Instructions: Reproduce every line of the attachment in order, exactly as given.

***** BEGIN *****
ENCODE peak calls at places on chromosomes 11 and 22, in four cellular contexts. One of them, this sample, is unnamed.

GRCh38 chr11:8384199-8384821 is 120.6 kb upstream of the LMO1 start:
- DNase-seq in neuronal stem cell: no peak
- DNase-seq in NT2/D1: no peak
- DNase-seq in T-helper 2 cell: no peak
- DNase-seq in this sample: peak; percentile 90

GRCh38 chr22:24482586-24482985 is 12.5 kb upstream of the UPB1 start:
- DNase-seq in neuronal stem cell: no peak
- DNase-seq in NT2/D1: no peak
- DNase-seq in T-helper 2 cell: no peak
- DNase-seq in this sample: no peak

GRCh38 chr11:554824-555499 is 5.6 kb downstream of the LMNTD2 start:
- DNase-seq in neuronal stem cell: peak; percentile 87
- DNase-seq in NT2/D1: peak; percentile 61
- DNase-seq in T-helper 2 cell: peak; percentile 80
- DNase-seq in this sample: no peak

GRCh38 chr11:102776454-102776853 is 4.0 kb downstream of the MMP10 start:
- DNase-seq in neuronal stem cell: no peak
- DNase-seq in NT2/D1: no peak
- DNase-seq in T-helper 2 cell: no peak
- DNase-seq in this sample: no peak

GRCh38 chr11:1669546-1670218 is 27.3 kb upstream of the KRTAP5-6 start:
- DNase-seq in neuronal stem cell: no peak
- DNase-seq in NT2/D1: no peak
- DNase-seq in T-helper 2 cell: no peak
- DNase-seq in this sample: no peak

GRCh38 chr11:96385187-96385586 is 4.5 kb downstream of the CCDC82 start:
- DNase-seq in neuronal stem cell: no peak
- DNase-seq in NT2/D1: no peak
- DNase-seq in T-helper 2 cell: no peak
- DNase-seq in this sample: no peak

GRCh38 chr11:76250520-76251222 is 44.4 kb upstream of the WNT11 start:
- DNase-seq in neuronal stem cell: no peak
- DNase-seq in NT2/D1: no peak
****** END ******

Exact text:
ENCODE peak calls at places on chromosomes 11 and 22, in four cellular contexts. One of them, this sample, is unnamed.

GRCh38 chr11:8384199-8384821 is 120.6 kb upstream of the LMO1 start:
- DNase-seq in neuronal stem cell: no peak
- DNase-seq in NT2/D1: no peak
- DNase-seq in T-helper 2 cell: no peak
- DNase-seq in this sample: peak; percentile 90

GRCh38 chr22:24482586-24482985 is 12.5 kb upstream of the UPB1 start:
- DNase-seq in neuronal stem cell: no peak
- DNase-seq in NT2/D1: no peak
- DNase-seq in T-helper 2 cell: no peak
- DNase-seq in this sample: no peak

GRCh38 chr11:554824-555499 is 5.6 kb downstream of the LMNTD2 start:
- DNase-seq in neuronal stem cell: peak; percentile 87
- DNase-seq in NT2/D1: peak; percentile 61
- DNase-seq in T-helper 2 cell: peak; percentile 80
- DNase-seq in this sample: no peak

GRCh38 chr11:102776454-102776853 is 4.0 kb downstream of the MMP10 start:
- DNase-seq in neuronal stem cell: no peak
- DNase-seq in NT2/D1: no peak
- DNase-seq in T-helper 2 cell: no peak
- DNase-seq in this sample: no peak

GRCh38 chr11:1669546-1670218 is 27.3 kb upstream of the KRTAP5-6 start:
- DNase-seq in neuronal stem cell: no peak
- DNase-seq in NT2/D1: no peak
- DNase-seq in T-helper 2 cell: no peak
- DNase-seq in this sample: no peak

GRCh38 chr11:96385187-96385586 is 4.5 kb downstream of the CCDC82 start:
- DNase-seq in neuronal stem cell: no peak
- DNase-seq in NT2/D1: no peak
- DNase-seq in T-helper 2 cell: no peak
- DNase-seq in this sample: no peak

GRCh38 chr11:76250520-76251222 is 44.4 kb upstream of the WNT11 start:
- DNase-seq in neuronal stem cell: no peak
- DNase-seq in NT2/D1: no peak